Also, for example, if the narrow-band-filtered inter-frame luma signal output from the first narrow-band-pass filter 1105 is above a threshold, then the subsequent logic circuitry 1130 may determine the expected quality of three-dimensionally filtering the current signal based on the indications output from the second 1112 and third 1122 comparator circuits. For example, the subsequent logic circuitry 1130 may, in this case, require that at least one of (or both of) the narrow-band-pass filtered intra-frame luma signals output from the narrow-band-pass filters 1110, 1120 be above a threshold (or respective thresholds) for the subsequent logic circuitry 1130 to determine that three-dimensional filtering the current signal is appropriate.

Various aspects of the present invention, as previously described, may be performed using systems and system components that include hardware components, software components, and a variety of combinations thereof. Accordingly, the scope of various aspects of the present invention should, by no means, be limited to particular hardware and software implementations.

In summary, various aspects of the present invention provide a system and method for utilizing three-dimensional comb filtering in a signal processing system.

While the invention has been described with reference to certain aspects and embodiments, it will be understood by those skilled in the art that various changes may be made and equivalents may be substituted without departing from the scope of the invention. In addition, many modifications may be made to adapt a particular situation or material to the teachings of the invention without departing from its scope. Therefore, it is intended that the invention not be limited to the particular embodiment disclosed, but that the invention will include all embodiments falling within the scope of the appended claims.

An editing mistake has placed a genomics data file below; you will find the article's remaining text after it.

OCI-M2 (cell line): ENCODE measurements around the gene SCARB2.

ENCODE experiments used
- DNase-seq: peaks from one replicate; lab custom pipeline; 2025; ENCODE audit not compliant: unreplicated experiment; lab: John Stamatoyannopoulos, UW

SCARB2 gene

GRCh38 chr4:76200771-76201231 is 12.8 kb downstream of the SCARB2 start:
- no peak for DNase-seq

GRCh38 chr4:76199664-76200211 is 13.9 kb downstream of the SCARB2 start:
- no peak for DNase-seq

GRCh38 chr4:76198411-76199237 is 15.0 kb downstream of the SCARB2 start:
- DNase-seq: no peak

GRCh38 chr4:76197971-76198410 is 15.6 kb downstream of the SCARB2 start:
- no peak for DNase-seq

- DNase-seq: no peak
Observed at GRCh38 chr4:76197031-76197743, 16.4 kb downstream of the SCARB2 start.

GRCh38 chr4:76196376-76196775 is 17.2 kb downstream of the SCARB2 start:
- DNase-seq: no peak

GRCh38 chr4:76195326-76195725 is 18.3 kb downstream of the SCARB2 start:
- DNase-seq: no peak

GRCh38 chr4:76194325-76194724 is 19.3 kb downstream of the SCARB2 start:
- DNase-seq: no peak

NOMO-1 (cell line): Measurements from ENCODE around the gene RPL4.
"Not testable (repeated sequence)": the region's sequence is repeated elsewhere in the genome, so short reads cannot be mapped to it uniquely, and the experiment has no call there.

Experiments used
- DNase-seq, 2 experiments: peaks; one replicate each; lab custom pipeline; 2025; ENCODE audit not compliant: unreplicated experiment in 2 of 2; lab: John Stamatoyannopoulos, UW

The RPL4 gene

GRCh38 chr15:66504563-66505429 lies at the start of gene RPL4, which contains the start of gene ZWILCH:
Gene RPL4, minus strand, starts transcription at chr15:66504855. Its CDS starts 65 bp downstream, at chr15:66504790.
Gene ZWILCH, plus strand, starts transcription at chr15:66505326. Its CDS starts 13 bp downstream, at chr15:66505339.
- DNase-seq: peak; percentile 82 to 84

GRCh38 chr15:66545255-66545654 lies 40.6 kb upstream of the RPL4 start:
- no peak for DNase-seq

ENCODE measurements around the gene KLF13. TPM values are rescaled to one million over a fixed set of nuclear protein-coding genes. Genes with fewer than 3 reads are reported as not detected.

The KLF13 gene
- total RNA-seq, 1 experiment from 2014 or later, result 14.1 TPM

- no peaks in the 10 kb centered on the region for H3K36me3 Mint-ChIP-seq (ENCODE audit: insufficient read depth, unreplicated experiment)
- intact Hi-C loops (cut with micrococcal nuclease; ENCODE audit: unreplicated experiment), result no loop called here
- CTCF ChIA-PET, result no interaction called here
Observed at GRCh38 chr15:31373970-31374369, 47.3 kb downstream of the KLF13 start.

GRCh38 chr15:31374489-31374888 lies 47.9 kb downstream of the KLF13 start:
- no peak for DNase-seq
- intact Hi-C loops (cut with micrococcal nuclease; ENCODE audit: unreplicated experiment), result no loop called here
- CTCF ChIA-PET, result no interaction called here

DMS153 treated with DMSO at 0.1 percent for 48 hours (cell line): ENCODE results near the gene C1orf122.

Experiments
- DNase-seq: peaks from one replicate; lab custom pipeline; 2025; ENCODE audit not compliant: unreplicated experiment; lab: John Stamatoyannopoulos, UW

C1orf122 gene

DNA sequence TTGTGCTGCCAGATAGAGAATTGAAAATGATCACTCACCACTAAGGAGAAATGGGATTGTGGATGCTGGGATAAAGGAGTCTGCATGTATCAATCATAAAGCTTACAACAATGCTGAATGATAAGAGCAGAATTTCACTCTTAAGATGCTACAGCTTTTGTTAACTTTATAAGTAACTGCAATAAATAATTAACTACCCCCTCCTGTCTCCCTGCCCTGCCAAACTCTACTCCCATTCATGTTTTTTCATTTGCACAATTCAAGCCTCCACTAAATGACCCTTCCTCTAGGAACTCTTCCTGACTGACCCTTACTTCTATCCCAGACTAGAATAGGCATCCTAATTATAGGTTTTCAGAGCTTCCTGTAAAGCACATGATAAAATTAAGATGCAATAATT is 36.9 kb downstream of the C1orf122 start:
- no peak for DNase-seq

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Classifications
U.S. Classification348/667, 348/712, 348/665, 348/609, 348/713, 348/664
International ClassificationH04N9/77, H04N9/78
Cooperative ClassificationH04N9/78
European ClassificationH04N9/78